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|کد مقاله||سال انتشار||مقاله انگلیسی||ترجمه فارسی||تعداد کلمات|
|36054||2002||11 صفحه PDF||سفارش دهید||محاسبه نشده|
Publisher : Elsevier - Science Direct (الزویر - ساینس دایرکت)
Journal : Personality and Individual Differences, Volume 32, Issue 6, 19 April 2002, Pages 1101–1111
Prior research has shown strong sex differences in spatial ability and some researchers have argued that gender role socialization (i.e. the degree to which men and women internalize gender-related personality traits or act in gender-typed ways) mediates this relationship. This study provides a direct examination of the extent to which trait and behavioural components of gender role socialization mediate sex differences in spatial ability. The results of two path analyses show that, while sex is a significant predictor of spatial ability, only agentic personality traits significantly mediated that relationship.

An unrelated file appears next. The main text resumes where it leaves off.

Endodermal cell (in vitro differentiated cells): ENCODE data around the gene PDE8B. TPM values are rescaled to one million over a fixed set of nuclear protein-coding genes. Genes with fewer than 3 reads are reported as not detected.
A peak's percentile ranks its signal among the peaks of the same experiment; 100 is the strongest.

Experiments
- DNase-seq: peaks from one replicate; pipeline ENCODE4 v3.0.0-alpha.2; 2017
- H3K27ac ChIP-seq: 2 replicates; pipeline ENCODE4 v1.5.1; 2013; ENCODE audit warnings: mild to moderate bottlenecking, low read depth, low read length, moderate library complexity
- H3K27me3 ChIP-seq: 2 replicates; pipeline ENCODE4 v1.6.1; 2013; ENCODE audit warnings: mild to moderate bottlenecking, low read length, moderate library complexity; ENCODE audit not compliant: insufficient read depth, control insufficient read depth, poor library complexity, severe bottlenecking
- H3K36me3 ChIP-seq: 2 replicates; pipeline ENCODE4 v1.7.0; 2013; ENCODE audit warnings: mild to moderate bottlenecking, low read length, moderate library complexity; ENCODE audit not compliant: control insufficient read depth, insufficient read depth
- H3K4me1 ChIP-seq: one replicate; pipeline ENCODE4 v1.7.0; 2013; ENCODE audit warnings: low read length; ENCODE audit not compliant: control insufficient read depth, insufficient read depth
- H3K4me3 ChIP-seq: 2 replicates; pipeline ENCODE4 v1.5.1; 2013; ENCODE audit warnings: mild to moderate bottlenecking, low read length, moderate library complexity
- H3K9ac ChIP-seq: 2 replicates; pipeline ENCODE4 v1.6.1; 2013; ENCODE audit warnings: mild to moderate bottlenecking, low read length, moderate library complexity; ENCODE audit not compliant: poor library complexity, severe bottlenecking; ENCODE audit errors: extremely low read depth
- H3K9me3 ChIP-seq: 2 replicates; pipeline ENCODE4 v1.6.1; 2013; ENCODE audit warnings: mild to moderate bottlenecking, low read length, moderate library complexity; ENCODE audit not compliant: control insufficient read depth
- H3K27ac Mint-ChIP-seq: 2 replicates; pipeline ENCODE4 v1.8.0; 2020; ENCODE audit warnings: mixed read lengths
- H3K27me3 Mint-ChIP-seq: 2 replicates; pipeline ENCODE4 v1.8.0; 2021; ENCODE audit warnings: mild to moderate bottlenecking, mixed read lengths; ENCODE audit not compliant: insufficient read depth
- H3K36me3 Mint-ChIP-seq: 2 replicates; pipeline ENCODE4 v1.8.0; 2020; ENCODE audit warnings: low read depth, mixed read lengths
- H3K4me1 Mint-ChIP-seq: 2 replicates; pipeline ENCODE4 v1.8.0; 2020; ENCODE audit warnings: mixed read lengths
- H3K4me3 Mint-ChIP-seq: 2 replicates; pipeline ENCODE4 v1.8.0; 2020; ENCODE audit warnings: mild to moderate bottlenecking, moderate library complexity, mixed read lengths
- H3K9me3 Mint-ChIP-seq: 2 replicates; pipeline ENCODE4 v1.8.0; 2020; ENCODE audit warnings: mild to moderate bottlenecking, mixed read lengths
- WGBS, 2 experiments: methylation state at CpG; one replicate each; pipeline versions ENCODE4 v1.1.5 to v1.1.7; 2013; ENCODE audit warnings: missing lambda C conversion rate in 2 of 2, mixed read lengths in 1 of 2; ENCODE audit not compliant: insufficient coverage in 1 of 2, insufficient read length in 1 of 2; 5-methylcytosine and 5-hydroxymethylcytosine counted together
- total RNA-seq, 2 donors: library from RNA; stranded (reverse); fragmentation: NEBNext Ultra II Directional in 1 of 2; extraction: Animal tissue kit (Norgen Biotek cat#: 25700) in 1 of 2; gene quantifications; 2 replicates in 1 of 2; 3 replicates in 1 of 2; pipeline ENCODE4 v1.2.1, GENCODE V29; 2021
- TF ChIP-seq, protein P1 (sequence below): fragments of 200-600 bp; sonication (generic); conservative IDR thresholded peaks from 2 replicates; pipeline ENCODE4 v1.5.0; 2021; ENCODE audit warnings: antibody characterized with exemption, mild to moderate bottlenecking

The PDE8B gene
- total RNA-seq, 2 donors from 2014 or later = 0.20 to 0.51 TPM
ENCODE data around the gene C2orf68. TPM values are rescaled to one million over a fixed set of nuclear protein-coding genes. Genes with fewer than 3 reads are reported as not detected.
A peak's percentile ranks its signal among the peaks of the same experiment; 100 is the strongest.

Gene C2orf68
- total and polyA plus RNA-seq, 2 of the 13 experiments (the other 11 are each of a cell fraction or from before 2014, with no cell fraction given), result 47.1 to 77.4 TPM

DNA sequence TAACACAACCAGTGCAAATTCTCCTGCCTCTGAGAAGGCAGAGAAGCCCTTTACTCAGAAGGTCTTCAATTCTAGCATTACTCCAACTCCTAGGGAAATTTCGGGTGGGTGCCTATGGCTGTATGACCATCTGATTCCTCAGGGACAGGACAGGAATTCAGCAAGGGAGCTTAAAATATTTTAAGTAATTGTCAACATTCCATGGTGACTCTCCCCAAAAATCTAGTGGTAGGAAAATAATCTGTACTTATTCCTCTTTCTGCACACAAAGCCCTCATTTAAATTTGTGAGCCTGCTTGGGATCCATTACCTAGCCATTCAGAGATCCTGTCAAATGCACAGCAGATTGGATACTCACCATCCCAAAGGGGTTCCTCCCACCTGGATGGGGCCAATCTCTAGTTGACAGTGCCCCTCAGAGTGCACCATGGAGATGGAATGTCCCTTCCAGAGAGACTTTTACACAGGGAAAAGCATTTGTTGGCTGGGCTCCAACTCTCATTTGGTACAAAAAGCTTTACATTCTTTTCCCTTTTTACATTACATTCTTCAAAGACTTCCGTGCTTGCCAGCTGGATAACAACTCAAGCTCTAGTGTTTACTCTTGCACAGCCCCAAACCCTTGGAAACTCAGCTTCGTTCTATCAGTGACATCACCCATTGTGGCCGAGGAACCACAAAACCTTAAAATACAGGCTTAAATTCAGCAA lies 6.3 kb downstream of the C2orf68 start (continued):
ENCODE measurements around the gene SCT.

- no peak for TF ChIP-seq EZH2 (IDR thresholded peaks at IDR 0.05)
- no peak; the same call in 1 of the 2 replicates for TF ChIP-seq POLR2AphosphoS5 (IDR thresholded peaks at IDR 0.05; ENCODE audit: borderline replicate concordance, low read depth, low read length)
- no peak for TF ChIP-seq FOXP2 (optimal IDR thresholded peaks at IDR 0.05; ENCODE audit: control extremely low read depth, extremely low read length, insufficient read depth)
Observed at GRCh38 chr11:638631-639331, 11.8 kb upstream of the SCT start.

Sexually dimorphic spatial abilities have been extensively documented (e.g. 13, 20 and 21). Typically it has been observed that men outperform women on tasks requiring mental rotation of a target item (e.g. 8, 31 and 36). Theoretical explanations of why the sex differences in spatial ability occur have included both evolutionary (Eals & Silverman, 1994) and hormonal mechanisms (11 and 16). However, relatively few researchers have examined the effects of gender role socialization on spatial ability. As such, there is the possibility that studies that have reported sex differences in spatial ability have actually been measuring the indirect effects of gender role socialization on this construct. Gender role socialization reflects the extent to which individuals internalize stereotypic notions about men’s and women’s personalities and act in gender stereotypic ways. Current conceptualizations of gender role socialization stress that, on a theoretical level, sex and gender are relatively independent of one another, meaning that men and women internalize both male-typed and female-typed personality traits and act in both male-typed and female-typed ways (e.g. 22, 23, 26 and 34). This contemporary, bidimensional conceptualization has been operationalized into current measurement tools such as the Personal Attributes Questionnaire (Spence & Helmreich, 1978) and the Sex Role Behavior Scale (Orlofsky, 1981). More specifically, these scales define masculine and feminine traits and behaviours as those which are equally desirable for men and women, but more stereotypically associated with men or women, respectively. Thus, even though sex may be correlated with possessing male- or female-typed traits or acting in male- or female-type ways, the relationship is not strong; in other words, sex is not confounded with gender role socialization. However, not all gender-typed personality traits and behaviours are bidimensional and relatively unrelated to sex; some traits and behaviours are more desirable for one gender than the other and are more strongly associated with one sex than the other. 18 and 19 refers to these as gender diagnostic aspects of socialization. Others refer to them as sex-specific characteristics (e.g. Orlofsky, 1981). Common measures of gender role socialization (e.g. Personal Attributes Questionnaire) and behaviours (Sex Role Behavior Scale) include items from both bidimensional and sex-specific domains. Few studies have examined the role that gender role socialization plays in spatial ability. While all of these studies have reported significant sex differences in spatial ability (e.g. 9, 10, 14, 15, 27, 29, 32 and 33), only two of these have found significant relationships between spatial ability and gender roles. In both these cases, spatial ability was positively related to masculine-typed gender role traits (14 and 27). Participation in gender-related behaviours has been hypothesized to play an especially salient role in the development and maintenance of spatial ability. Caplan and Caplan (1994) have argued that male-typed behaviours promote the development of spatial ability while female-typed behaviours do not. However, few studies have examined whether or not acting in gender-related ways is significantly related to spatial ability (9, 15 and 27). In one study, Ginn and Stiehl (1999) found that participants who performed male-typed spatial activities outperformed those who performed gender-neutral spatial activities. However, all of the participants who engaged in the male-typed spatial activities were men, and no other men reported engaging in any female-typed spatial activities; as such, this difference confounds sex and gender role socialization and, as a result, cannot provide an adequate explanation of the relationship between sex, gender roles, and spatial ability. Using an approach similar to Ginn and Stiehl, Parameswaran (1995) also failed to observe a relationship between spatial ability and gender-related behaviours. Finally, Kalichman (1988) examined participants’ skills and interests and found that men with interests in carpentry, mechanics, management and organization had significantly better spatial abilities than those without these interests; among women, those with interests in science and engineering had significantly better spatial ability scores. Although the literature suggests that gender role socialization may be a key factor in explaining sex differences in spatial ability (e.g. Caplan & Caplan, 1994), there are two limitations to the existing research that need to be addressed in order to determine the validity of this hypothesis. First, previous research has examined sex differences in spatial ability independently of the relationship between gender-role socialization and spatial ability. This approach allows researchers to examine only the main effects of sex and gender role socialization; it does not permit the researchers to determine the degree to which these two constructs combine to influence spatial ability. More specifically, Caplan and Caplan (1994) hypothesize that the gender role socialization mediates sex differences in spatial ability. Baron and Kenny (1986) note that, in order to test for mediation, three separate conditions must be fulfilled: (1) sex must predict spatial ability; (2) sex must predict gender role socialization; and (3) gender role socialization must predict spatial ability. None of the previous studies have met these criteria. The second limitation concerns the ways in which the previous researchers have operationalized the various gender role constructs. Typically, past research has used a categorical approach to determine gender role socialization. Using this method, people are classified as either male-typed, female-typed, or androgynous based on their responses to the male- and female-typed subscales of a gender role questionnaire. Contemporary gender role researchers, however, avoid this oversimplification and tend not to categorize participants in such a singular fashion. Rather, they acknowledge the importance of measuring male-typed and female-typed personality traits and behaviours separately in all participants. As well, they often include measurements of sex-specific personality traits or behaviours in addition to assessing the non-sex-specific aspects of gender role socialization, an emphasis that the categorical approach lacks. Combining both ways of operationalizing gender role socialization provides a richer perspective of the relationship between gender role socialization and other psychological constructs. In the present study, we overcome these two limitations by using the approach advocated by Baron and Kenny (1986) to test the extent to which male-typed, female-typed and sex-specific personality traits and behaviours mediate sex differences in spatial ability. Using a sample of undergraduate students, we tested two mediated path models. In our first model, we explored the degree to which gender-related personality traits mediated differences between men’s and women’s spatial ability. In our second model, we explored the degree to which gender-related behaviours mediated this cognitive construct.